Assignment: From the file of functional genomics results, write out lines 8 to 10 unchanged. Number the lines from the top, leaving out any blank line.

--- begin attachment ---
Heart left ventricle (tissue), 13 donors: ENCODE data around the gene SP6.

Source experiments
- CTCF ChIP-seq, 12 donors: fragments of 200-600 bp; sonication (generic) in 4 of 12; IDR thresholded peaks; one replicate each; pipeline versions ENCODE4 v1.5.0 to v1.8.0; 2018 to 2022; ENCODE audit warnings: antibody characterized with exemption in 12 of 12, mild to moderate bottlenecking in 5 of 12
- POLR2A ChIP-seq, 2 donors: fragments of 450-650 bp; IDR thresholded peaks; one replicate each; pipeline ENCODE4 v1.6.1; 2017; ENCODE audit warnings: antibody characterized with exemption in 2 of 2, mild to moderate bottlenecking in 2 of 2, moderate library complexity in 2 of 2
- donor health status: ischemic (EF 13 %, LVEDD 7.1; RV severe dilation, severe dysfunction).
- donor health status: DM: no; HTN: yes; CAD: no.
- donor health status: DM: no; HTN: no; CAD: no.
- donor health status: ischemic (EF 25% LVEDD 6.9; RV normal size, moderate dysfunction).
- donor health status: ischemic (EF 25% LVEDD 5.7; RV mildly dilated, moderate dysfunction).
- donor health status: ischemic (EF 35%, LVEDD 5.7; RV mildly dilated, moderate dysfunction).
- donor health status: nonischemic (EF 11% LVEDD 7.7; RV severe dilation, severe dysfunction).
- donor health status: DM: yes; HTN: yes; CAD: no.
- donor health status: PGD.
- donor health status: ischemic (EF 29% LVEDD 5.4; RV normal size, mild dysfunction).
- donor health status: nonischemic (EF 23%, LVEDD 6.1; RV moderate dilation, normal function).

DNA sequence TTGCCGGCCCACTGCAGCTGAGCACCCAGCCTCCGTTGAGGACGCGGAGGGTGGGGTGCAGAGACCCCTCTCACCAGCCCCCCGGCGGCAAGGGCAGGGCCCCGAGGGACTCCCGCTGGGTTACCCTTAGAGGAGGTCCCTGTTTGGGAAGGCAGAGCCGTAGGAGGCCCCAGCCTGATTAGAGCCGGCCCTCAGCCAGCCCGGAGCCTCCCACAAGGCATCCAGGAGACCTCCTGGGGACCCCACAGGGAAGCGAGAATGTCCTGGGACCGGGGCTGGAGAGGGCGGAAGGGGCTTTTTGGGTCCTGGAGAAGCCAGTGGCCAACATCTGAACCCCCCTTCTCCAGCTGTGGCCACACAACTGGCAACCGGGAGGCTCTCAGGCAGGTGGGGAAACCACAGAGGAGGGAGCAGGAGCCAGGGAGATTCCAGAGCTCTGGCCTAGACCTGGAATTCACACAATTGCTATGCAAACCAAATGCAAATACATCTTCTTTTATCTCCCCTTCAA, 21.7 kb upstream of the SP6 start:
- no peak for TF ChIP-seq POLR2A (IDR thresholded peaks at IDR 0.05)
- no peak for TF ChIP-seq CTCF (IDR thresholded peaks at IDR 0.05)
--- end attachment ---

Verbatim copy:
- donor health status: ischemic (EF 25% LVEDD 6.9; RV normal size, moderate dysfunction).
- donor health status: ischemic (EF 25% LVEDD 5.7; RV mildly dilated, moderate dysfunction).
- donor health status: ischemic (EF 35%, LVEDD 5.7; RV mildly dilated, moderate dysfunction).